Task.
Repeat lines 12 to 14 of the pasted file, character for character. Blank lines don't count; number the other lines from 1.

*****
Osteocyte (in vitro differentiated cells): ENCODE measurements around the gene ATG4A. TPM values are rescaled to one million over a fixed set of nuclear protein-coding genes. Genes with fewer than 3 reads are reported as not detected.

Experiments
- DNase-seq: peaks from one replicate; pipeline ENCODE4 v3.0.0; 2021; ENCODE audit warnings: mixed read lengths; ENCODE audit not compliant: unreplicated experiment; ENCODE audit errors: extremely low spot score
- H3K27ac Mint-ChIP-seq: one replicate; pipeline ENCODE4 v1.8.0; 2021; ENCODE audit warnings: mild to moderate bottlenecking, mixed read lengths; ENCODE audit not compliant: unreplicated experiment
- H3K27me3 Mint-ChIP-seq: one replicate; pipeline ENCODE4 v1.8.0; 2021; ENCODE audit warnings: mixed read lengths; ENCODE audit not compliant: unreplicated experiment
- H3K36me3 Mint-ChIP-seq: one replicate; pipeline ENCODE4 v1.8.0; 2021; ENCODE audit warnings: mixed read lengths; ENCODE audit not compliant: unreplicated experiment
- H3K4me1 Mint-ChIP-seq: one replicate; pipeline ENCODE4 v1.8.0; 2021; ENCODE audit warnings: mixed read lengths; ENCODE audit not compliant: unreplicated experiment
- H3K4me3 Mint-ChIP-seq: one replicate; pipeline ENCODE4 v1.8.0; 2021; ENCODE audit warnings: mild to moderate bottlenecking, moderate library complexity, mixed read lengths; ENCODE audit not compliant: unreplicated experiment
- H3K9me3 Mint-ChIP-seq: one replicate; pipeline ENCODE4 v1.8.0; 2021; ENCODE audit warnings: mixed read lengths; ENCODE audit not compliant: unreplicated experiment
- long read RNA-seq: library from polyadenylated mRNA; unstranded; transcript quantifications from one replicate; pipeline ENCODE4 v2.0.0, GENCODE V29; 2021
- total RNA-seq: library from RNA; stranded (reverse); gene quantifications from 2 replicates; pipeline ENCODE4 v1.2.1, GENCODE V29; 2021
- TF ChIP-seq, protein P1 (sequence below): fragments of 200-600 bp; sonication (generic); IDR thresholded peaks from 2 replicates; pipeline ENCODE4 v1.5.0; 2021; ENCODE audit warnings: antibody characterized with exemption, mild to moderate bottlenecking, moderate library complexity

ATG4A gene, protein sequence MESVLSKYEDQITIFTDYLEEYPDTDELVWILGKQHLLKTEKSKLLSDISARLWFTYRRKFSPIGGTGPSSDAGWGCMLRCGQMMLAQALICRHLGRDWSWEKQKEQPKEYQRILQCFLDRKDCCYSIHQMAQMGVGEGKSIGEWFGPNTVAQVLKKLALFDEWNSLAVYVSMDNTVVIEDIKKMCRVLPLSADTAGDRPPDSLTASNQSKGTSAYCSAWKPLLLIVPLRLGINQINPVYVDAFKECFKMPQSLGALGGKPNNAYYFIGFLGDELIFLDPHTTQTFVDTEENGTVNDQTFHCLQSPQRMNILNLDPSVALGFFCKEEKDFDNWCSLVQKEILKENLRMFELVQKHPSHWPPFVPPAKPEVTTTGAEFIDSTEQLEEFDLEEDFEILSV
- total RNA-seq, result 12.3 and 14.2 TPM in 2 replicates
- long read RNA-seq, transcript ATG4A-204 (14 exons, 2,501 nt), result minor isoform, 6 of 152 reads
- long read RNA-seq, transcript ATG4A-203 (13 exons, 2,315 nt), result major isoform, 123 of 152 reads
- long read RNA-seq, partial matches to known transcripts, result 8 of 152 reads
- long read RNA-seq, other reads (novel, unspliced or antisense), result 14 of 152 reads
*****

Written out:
- TF ChIP-seq, protein P1 (sequence below): fragments of 200-600 bp; sonication (generic); IDR thresholded peaks from 2 replicates; pipeline ENCODE4 v1.5.0; 2021; ENCODE audit warnings: antibody characterized with exemption, mild to moderate bottlenecking, moderate library complexity

ATG4A gene, protein sequence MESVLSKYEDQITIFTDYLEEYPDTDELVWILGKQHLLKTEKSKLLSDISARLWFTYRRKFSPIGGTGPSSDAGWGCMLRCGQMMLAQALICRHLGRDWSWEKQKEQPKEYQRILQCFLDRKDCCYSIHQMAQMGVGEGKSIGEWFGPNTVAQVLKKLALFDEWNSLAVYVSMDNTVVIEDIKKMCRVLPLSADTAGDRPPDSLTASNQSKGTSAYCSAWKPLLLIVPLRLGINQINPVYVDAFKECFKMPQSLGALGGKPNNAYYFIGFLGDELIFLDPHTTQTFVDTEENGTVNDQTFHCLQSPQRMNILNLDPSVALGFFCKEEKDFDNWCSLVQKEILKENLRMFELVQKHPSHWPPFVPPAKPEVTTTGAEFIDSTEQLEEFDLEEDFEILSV
- total RNA-seq, result 12.3 and 14.2 TPM in 2 replicates